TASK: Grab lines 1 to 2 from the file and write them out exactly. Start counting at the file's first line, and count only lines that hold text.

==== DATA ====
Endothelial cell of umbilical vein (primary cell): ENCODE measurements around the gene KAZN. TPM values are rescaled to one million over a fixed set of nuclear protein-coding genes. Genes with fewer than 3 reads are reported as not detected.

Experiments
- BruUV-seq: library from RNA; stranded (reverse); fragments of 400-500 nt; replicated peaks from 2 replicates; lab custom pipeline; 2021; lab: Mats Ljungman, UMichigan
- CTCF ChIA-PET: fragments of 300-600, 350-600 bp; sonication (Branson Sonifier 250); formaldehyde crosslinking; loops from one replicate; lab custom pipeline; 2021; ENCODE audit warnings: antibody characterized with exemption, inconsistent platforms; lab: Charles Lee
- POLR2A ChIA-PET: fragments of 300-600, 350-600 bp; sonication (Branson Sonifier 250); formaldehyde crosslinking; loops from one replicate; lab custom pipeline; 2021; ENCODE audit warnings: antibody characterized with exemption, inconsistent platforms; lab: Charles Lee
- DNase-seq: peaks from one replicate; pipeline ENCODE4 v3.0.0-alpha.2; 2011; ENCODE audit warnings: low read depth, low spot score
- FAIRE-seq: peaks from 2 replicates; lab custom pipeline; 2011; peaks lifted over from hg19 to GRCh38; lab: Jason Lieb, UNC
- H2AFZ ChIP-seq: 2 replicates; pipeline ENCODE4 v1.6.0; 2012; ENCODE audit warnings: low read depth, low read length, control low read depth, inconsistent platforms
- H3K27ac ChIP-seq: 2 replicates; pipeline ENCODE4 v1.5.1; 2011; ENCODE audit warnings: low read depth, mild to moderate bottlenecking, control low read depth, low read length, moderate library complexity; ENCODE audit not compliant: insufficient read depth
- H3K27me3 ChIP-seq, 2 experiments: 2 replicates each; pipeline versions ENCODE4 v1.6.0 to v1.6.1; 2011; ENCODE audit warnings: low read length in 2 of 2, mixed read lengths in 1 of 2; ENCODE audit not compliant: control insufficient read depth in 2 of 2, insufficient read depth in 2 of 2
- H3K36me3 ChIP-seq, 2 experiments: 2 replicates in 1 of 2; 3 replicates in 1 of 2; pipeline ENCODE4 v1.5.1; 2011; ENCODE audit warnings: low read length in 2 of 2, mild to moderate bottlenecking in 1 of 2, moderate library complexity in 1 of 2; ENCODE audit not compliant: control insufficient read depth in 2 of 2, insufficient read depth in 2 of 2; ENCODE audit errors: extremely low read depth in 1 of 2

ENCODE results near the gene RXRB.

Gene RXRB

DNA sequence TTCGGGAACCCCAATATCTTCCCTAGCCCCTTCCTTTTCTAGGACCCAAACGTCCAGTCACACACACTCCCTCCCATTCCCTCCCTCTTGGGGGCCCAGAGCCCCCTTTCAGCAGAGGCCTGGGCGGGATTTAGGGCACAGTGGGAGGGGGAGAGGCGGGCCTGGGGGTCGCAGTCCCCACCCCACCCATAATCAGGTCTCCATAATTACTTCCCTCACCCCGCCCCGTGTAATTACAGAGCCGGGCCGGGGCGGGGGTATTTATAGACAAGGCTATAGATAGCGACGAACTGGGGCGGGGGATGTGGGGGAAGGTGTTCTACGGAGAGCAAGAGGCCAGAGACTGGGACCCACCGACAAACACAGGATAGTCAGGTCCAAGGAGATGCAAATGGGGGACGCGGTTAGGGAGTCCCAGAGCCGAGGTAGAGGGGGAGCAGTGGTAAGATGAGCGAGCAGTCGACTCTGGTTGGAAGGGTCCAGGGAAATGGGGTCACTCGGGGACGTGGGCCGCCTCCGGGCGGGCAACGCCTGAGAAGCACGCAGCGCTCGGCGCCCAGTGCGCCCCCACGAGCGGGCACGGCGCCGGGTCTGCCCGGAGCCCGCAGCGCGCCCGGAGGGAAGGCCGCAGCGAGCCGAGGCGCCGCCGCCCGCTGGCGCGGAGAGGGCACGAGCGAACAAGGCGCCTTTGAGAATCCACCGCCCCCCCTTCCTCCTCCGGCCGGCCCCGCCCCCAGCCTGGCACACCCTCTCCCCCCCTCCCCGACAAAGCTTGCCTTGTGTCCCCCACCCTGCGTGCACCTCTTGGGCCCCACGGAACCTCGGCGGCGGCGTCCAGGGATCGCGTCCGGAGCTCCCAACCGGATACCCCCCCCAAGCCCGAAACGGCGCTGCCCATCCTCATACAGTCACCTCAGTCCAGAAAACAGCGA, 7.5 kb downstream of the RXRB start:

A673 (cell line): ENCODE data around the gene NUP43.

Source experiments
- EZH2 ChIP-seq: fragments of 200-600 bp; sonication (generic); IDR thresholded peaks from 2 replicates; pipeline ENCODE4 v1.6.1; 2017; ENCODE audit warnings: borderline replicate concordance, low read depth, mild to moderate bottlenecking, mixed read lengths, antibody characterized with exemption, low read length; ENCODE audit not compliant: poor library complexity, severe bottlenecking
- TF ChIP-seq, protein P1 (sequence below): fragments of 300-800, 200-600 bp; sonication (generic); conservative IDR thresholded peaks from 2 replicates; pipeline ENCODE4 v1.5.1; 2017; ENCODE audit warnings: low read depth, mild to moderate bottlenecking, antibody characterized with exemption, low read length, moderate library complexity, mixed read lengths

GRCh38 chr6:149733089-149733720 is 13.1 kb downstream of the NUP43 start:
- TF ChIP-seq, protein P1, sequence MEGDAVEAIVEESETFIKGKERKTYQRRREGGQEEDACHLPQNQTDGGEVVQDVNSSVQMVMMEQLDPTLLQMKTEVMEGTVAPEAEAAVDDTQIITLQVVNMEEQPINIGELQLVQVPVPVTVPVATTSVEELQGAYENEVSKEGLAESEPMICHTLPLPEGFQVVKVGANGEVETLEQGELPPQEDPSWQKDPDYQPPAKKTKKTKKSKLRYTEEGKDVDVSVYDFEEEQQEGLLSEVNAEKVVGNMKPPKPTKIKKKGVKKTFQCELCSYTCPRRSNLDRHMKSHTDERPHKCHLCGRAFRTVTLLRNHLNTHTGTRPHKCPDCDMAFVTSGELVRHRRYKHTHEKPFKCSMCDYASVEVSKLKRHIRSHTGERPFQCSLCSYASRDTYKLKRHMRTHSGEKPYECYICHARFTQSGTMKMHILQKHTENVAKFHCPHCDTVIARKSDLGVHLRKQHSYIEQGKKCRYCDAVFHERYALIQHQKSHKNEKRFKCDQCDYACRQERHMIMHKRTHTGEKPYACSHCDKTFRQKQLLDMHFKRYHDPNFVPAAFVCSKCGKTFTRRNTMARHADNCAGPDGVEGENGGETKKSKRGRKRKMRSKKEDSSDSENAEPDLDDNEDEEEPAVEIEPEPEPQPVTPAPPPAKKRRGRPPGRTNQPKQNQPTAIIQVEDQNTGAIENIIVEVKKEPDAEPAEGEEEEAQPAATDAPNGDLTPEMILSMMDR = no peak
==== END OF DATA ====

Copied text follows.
Endothelial cell of umbilical vein (primary cell): ENCODE measurements around the gene KAZN. TPM values are rescaled to one million over a fixed set of nuclear protein-coding genes. Genes with fewer than 3 reads are reported as not detected.

Experiments